A fallopian tube is one of two microscopic tubes. These tubes allow a woman’s eggs to pass from her ovaries to her uterus. In order for the egg to migrate successfully, implant and begin a pregnancy, at least one of her tubes must be clear. If either tube is blocked, problems achieving a pregnancy can result. Fortunately, even if you have blocked fallopian tubes, there are ways to help you overcome this problem.
Schedule a hysterosalpingogram (HSG). This is a medical test where dye is injected into a woman’s uterus and her fallopian tubes. A reproductive endocrinologist takes X-rays to determine if the dye can pass through her tubes. The actual test itself can help clear out tiny blockages in the fallopian tubes. If problems are identified, additional procedures can be done to bypass the tubes.
Suspect an ectopic pregnancy is you have symptoms, such as pain in your pelvic area, a missed period and vaginal bleeding. An ectopic pregnancy, where a fertilized egg has implanted somewhere other than the uterus, can block the fallopian tubes and is considered a medical emergency. A reproductive endocrinologist will inject methotrexate into the uterus in an outpatient procedure under anesthesia to preserve fallopian tube function and clear out the blocked tube.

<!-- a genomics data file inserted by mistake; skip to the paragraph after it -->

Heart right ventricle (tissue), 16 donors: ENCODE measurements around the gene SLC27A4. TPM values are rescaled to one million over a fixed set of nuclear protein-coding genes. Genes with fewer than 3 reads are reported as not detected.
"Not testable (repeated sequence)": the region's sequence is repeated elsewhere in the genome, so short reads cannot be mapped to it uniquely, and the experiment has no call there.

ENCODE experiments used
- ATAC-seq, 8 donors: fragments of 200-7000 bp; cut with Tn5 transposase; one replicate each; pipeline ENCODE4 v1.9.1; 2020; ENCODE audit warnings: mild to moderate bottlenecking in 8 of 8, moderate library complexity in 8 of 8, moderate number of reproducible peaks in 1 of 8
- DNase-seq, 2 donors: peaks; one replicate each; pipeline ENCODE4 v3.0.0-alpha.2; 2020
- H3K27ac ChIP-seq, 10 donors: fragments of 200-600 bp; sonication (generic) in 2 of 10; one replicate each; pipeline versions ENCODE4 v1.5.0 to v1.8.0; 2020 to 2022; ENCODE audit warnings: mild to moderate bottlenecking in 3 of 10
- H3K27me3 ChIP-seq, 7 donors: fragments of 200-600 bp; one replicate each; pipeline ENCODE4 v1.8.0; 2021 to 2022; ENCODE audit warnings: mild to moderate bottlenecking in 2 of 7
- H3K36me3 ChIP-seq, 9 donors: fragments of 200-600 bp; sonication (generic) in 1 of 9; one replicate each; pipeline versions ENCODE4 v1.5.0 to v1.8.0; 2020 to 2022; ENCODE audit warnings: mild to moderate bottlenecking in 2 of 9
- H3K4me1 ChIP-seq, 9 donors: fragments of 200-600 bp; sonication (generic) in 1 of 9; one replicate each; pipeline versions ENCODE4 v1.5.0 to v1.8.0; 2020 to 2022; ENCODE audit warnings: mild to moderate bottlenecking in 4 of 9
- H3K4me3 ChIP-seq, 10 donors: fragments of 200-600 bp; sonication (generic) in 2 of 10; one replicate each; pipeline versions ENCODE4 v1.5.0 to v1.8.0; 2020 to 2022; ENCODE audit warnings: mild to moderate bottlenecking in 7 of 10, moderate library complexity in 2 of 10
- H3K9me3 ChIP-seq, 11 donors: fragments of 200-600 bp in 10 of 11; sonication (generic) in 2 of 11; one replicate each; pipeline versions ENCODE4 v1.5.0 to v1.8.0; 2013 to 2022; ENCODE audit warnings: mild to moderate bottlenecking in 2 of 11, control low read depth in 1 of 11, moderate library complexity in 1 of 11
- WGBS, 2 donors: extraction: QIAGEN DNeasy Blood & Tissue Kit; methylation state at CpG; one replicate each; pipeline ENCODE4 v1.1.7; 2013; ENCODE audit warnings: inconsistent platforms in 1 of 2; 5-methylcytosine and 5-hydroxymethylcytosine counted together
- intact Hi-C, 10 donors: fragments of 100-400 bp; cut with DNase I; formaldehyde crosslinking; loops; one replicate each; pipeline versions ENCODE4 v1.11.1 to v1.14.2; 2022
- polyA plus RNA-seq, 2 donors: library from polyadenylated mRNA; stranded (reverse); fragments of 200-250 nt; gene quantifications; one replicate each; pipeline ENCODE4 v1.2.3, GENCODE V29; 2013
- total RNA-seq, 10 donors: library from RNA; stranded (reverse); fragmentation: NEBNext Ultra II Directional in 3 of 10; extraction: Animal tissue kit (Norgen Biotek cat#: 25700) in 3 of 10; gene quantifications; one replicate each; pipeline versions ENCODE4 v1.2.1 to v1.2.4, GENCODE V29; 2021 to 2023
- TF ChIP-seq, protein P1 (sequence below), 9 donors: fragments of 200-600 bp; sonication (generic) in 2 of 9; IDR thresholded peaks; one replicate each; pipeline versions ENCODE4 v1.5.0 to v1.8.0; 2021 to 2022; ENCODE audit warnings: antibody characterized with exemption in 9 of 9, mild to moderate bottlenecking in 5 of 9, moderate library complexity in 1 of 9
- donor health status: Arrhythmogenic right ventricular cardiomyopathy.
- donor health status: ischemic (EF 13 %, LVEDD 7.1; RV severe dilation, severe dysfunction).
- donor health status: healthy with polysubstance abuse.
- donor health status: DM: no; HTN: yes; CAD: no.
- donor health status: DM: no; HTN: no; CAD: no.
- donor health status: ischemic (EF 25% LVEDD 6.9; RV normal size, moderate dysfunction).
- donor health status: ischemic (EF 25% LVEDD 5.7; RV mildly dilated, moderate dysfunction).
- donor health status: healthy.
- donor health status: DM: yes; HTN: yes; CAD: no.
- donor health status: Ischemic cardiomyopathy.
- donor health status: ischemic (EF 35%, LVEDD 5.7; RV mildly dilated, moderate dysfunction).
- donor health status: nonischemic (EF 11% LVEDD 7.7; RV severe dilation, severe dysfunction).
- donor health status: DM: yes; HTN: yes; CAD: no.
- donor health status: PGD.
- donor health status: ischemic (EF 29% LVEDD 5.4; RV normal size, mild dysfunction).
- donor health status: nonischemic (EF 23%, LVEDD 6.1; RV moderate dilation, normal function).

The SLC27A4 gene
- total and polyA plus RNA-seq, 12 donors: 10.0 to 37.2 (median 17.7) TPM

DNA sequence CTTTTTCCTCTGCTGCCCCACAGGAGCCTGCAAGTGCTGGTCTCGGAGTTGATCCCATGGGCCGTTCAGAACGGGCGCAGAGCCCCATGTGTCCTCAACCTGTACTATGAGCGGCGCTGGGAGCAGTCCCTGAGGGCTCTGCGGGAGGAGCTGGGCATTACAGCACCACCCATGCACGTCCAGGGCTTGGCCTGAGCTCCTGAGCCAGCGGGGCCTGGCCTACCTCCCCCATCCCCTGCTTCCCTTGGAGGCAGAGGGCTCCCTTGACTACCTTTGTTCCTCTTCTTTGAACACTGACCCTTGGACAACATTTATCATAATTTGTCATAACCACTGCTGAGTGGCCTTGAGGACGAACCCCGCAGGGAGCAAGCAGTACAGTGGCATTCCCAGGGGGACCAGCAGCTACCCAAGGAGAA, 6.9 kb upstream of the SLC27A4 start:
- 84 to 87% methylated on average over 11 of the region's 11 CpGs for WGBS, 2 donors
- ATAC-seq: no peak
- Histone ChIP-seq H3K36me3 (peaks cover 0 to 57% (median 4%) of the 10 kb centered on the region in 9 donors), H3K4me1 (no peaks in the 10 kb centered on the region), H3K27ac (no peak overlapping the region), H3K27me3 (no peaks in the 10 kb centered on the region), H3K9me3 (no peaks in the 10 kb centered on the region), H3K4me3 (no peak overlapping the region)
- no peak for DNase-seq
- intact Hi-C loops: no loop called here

Undergo a tubal ligation reversal. A woman’s fallopian tubes may have been deliberately blocked as a form of surgical birth control. Microsurgery under general anesthesia can reverse a tubal ligation. Success rates vary depending on the surgeon, any preexisting condition and the woman’s overall health.
An IVF procedure can bypass blocked fallopian tubes. With this procedure, a woman is given fertility drugs to stimulate her ovaries and produce multiple eggs. The woman is monitored on a daily basis to look for rising hormone levels. The eggs are then harvested under anesthesia and mixed with the partner’s sperm then placed back into the uterus. The procedure takes place on an outpatient basis.